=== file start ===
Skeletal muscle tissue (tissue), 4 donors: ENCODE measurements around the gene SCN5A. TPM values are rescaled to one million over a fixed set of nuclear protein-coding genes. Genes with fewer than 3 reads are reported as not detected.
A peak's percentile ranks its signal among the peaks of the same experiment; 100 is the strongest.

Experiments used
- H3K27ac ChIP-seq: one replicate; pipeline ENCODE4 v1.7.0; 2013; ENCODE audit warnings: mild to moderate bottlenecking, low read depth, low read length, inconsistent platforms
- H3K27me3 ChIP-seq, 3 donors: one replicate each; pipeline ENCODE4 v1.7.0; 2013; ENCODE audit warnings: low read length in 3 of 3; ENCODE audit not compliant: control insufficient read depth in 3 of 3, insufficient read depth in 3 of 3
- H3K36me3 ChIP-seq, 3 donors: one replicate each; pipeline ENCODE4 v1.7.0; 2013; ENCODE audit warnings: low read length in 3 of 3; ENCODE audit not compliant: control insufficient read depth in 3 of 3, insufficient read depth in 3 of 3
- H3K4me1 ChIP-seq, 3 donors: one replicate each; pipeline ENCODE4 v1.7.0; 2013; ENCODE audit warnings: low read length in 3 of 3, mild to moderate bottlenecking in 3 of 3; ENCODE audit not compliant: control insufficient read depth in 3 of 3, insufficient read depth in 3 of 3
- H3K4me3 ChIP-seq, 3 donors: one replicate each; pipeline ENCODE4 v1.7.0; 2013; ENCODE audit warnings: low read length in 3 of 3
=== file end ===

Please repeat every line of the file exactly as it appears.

Skeletal muscle tissue (tissue), 4 donors: ENCODE measurements around the gene SCN5A. TPM values are rescaled to one million over a fixed set of nuclear protein-coding genes. Genes with fewer than 3 reads are reported as not detected.
A peak's percentile ranks its signal among the peaks of the same experiment; 100 is the strongest.

Experiments used
- H3K27ac ChIP-seq: one replicate; pipeline ENCODE4 v1.7.0; 2013; ENCODE audit warnings: mild to moderate bottlenecking, low read depth, low read length, inconsistent platforms
- H3K27me3 ChIP-seq, 3 donors: one replicate each; pipeline ENCODE4 v1.7.0; 2013; ENCODE audit warnings: low read length in 3 of 3; ENCODE audit not compliant: control insufficient read depth in 3 of 3, insufficient read depth in 3 of 3
- H3K36me3 ChIP-seq, 3 donors: one replicate each; pipeline ENCODE4 v1.7.0; 2013; ENCODE audit warnings: low read length in 3 of 3; ENCODE audit not compliant: control insufficient read depth in 3 of 3, insufficient read depth in 3 of 3
- H3K4me1 ChIP-seq, 3 donors: one replicate each; pipeline ENCODE4 v1.7.0; 2013; ENCODE audit warnings: low read length in 3 of 3, mild to moderate bottlenecking in 3 of 3; ENCODE audit not compliant: control insufficient read depth in 3 of 3, insufficient read depth in 3 of 3
- H3K4me3 ChIP-seq, 3 donors: one replicate each; pipeline ENCODE4 v1.7.0; 2013; ENCODE audit warnings: low read length in 3 of 3